Earlier studies24 have argued that Abe Masahiro drafted diplomatic guidelines for Japan-Ryukyu relations specifically for the negotiations between Perry and shogunate officials. Given that Abe’s manual is included in the Satsuma document Ryūkyū gaikoku kankei monjo Ka’ei 625 and that it lacks a precise date, it is likely that earlier scholars assumed that all records included in this volume corresponded to the Year “Ka’ei 6” (1853), as suggested by the title.

To understand when Abe wrote this manual – which is divided into 11 questions he thought the Americans might ask – it is important to note Abe’s answer to the anticipated question whether the Ryukyus were subordinate to China or to Japan. In Abe’s suggested response to this question, he stated that because “sakidatte” (recently, the other day) Perry had asked Japanese officials for permission to build coal depots in Matsumae, Uraga, and the Ryukyus, his request revealed that the Americans “were aware of the fact that the Ryukyus are subordinate to Japan.” Therefore, Abe advised that Perry be asked: “Why do you aratamete (once again) ask questions related to this matter?”26

This imagined exchange reveals two important facts that have not been properly assessed thus far. First, Abe did not draft his guidelines before the start of negotiations with Perry; rather, he wrote them either during or immediately after the first round of negotiations and, as he did so, he speculated that, during the next round of talks, the Americans might again raise questions about relations between the Ryukyus, Japan and China. In addition, because Abe refers to Perry’s question about Matsumae, Uraga, and the Ryukyus, it is clear that this document was written after Perry had requested the opening of those three ports.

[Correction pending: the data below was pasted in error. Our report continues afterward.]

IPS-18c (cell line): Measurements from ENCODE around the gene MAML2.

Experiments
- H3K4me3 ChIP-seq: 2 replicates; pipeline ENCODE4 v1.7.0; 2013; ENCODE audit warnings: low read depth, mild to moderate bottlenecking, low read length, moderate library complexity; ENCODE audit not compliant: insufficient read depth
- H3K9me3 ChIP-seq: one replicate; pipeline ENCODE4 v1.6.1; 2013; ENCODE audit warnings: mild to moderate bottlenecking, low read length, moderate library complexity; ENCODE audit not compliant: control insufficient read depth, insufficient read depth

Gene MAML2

Let us now turn our attention to the first contact between Perry and bakufu officials. Perry arrived in Japan on 1853/6/3 and, of his relations with shogunate officials, he wrote in his journal: “The governor came on board in the afternoon … He brought with him the original order the Emperor (the shogun) addressed to the functionary who had to receive me … He also said that the person appointed by the Emperor had no power to enter into discussion with me but was empowered merely to receive the papers and carry them to his sovereign.”27

We can deduce from this entry that Perry understood that the bakufu had no intention of entering negotiations during this first contact with the Americans. In addition, with regard to the ceremony for delivering the American President’s official letter to the bakufu, Perry wrote that “[a]s it was understood that there was to be no discussion at this meeting, I remained but a short time, taking my departure and embarking with the same ceremony with which I had landed.”28